In the final set of experiments we’ll discuss, the authors looked to see what effect MCA1 has on the life span of a yeast cell. They saw little effect of deleting MCA1 unless a second gene was also deleted: YDJ1, which encodes an HSP40 co-chaperone. The double deletion mutant yeast were able to divide fewer times before petering out. Consistent with this, overexpressing MCA1 led to increased life span and this effect was enhanced in the absence of YDJ1.
Finally, cells lived for a shorter time if just the active site of the Mca1p protease was compromised in a ydj1 deletion background. This again confirms that proteolysis is key to MCA1’s effects on aging.
So yeast attains eternal youth by both dumping its age-related aggregates on its mother and by using Mca1p to destroy any aggregates that managed to get into the daughter. The daughter gets a reset until she builds up too many aggregates, in which case she gets saddled with them.
Yeast may be showing us another way to live a longer life. If we can specifically degrade our aggregates without causing our cells to commit mass suicide, maybe we can extend our lives. And we don’t even need fancy teleporting machinery; we just need to adapt the molecular machinery yeast is born with. Feel free to use this idea for a new science fiction story!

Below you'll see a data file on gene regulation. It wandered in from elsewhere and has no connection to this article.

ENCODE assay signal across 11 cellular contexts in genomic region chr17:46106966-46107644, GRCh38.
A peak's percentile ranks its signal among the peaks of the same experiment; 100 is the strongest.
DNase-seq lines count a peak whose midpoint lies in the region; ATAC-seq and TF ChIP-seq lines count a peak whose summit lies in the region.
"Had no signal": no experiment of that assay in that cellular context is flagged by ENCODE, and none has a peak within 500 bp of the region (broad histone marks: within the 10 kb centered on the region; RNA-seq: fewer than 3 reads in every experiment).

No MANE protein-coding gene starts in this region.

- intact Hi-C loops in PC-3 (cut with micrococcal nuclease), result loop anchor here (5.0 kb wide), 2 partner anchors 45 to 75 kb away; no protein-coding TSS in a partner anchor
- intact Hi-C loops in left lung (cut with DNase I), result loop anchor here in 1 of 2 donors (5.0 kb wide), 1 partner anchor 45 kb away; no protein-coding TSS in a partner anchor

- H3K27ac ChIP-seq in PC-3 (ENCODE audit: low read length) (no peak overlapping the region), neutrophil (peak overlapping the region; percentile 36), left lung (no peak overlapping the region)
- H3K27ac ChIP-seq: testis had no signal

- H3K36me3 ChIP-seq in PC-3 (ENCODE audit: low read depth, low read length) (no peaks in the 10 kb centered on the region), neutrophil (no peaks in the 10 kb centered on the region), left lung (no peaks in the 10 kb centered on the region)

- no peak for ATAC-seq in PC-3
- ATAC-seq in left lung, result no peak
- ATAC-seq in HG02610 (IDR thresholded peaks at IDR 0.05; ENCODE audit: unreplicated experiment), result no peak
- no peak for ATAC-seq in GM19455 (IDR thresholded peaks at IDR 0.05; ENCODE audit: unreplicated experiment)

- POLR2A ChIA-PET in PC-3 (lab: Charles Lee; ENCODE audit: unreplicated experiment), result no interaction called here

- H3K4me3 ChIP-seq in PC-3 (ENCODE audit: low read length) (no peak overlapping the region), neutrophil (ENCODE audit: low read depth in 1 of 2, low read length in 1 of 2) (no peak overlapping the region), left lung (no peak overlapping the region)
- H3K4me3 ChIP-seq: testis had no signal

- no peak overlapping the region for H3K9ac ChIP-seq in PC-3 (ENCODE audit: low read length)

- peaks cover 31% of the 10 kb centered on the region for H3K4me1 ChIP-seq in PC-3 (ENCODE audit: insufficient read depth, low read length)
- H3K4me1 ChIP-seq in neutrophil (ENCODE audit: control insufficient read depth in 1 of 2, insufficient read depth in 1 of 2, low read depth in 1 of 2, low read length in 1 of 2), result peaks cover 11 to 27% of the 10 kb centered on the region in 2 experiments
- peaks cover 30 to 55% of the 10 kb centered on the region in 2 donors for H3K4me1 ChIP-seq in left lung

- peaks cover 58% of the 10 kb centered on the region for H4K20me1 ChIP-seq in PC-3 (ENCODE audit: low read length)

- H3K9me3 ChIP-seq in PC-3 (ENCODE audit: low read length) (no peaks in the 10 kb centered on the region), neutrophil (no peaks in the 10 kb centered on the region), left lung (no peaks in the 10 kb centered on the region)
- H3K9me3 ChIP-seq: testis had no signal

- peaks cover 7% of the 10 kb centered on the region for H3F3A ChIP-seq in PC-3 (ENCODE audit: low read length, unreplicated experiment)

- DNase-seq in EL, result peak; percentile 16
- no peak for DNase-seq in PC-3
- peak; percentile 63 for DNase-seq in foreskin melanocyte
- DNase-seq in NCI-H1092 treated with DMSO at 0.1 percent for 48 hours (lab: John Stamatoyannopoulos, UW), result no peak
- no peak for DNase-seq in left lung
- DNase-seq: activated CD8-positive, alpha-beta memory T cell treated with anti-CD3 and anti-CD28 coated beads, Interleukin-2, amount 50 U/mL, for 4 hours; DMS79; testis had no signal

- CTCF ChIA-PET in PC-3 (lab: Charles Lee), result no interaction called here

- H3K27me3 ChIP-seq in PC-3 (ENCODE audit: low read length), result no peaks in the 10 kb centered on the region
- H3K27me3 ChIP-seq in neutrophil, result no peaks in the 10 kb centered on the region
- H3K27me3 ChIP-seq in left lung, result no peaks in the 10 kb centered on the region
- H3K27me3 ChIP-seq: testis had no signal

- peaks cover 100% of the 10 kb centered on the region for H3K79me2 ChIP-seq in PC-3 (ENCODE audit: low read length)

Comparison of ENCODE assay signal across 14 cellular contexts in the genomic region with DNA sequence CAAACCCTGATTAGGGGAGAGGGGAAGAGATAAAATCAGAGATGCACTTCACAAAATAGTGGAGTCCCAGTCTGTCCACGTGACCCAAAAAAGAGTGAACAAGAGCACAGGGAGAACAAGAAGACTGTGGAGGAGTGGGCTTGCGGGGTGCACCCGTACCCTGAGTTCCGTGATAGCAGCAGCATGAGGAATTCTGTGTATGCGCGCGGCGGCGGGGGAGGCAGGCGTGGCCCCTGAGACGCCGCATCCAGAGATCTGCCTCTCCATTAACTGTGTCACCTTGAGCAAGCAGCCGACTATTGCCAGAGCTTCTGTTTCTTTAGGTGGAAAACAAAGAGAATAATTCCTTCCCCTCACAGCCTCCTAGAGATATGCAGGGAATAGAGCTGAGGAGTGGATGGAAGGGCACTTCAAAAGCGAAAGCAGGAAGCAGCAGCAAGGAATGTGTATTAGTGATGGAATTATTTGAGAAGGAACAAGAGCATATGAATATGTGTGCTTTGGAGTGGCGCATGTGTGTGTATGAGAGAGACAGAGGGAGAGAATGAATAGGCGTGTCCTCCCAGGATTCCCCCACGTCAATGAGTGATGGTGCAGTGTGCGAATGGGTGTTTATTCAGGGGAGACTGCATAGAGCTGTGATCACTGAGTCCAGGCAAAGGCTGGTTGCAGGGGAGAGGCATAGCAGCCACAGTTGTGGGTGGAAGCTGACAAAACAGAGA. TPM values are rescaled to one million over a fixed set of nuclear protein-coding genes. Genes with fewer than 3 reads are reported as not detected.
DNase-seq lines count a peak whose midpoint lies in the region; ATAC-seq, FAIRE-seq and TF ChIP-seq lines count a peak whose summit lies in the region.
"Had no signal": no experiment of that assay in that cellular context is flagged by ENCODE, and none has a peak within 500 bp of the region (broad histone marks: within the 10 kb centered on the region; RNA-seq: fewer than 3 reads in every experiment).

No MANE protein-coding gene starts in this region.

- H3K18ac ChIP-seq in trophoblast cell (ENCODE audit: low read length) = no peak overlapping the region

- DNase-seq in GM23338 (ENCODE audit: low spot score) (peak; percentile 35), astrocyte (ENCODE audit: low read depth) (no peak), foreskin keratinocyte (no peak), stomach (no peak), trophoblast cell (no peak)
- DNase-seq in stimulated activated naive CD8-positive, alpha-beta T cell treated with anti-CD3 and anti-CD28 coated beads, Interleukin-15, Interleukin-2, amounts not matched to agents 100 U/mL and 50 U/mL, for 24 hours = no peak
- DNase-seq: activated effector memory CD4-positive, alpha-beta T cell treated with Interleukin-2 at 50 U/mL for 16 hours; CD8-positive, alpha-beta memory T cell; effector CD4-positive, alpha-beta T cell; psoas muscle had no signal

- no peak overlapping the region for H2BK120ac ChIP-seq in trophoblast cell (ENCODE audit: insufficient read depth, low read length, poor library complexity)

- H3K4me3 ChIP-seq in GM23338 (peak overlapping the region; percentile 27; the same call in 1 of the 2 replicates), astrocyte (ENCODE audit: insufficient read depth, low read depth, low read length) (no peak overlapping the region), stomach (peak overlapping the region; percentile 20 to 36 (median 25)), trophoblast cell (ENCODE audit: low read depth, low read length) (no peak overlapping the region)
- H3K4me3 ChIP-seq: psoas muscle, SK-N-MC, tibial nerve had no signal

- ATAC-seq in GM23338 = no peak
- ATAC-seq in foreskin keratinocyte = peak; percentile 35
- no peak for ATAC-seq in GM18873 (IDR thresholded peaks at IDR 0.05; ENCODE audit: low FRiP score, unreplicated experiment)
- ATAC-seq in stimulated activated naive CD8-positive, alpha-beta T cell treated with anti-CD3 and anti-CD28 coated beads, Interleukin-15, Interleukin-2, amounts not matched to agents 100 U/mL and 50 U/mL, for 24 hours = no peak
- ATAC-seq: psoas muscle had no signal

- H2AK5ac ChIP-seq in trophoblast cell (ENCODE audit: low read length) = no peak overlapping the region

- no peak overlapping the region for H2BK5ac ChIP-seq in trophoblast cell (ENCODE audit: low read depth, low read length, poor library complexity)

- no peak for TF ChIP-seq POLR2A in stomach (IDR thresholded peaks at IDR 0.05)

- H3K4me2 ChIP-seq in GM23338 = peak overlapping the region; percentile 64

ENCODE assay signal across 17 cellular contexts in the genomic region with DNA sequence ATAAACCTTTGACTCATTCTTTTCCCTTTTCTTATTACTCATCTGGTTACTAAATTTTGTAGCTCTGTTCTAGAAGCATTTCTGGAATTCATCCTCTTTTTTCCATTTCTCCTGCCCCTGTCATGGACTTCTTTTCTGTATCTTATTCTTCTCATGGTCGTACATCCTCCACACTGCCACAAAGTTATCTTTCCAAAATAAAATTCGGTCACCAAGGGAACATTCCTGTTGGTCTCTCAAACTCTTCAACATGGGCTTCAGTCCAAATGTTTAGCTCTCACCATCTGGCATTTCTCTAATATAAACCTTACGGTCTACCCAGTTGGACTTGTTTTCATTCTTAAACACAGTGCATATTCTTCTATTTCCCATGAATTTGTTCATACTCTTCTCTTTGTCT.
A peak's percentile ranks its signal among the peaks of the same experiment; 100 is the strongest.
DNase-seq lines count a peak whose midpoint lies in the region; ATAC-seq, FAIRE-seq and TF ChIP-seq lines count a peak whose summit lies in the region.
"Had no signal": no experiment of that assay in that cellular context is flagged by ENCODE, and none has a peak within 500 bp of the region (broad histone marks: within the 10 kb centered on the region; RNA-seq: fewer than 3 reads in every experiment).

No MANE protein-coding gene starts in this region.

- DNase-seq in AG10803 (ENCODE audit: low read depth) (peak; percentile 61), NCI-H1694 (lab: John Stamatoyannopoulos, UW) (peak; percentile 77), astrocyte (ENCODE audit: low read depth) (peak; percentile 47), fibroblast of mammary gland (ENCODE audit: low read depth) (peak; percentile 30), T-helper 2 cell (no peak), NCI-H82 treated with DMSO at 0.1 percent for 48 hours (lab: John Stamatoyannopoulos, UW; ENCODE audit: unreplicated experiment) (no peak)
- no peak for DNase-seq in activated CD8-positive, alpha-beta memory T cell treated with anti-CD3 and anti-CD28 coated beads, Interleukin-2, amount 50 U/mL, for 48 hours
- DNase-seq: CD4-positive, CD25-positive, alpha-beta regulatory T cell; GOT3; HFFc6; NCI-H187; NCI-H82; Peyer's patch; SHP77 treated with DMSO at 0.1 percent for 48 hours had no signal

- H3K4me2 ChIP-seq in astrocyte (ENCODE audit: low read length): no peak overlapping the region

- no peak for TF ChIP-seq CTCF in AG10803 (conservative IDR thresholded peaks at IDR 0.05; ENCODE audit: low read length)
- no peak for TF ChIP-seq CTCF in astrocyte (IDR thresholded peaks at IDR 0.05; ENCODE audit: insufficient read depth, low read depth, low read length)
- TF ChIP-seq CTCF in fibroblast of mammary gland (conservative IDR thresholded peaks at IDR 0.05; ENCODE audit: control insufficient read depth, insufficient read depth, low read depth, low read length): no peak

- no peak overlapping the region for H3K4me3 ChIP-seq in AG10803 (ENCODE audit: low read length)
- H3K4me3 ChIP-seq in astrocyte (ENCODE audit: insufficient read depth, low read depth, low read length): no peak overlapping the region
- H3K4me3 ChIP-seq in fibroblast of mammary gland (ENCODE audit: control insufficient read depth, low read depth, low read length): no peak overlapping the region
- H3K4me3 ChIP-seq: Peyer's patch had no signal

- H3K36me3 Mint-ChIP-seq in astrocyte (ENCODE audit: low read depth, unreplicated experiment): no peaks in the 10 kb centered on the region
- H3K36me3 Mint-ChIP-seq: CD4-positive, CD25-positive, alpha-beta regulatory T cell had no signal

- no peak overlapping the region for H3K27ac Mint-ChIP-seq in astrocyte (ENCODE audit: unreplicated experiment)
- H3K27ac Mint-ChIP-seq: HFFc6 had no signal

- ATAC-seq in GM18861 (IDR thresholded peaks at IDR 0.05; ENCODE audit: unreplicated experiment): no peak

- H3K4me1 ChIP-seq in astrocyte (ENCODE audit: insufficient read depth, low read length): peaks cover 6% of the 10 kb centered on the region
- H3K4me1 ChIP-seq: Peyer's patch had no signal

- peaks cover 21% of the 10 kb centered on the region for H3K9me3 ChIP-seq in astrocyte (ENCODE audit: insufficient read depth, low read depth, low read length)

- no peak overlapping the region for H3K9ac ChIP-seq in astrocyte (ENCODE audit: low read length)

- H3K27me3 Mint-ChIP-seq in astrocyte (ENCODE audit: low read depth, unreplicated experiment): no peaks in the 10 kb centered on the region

June 4, 2014
Dr. Jure Piskur, Professor and Carlsberg Foundation Chair in Molecular Food Microbiology at Lund University, sadly passed away on May 18, 2014. Dr. Piskur worked on yeast early in his scientific career, including postdoctoral research in yeast molecular biology at Carlsberg Brewery. From there, he studied Drosophila genes involved in the metabolism of nucleic acid precursors as well as yeast biodiversity and mitochondrial genetics. Most recently, his research focused on genes involved in the metabolism of nucleic acid precursors and “the evolution and molecular mechanisms which reshaped the modern enzymes and yeast genomes.” Dr. Piskur published many scientific papers, many of them represented in SGD. He was also a FEMS Microbiology Reviews Editor and Yeast Research Editorial Board Member. For more information on Dr. Piskur, please view his Lund University profile page.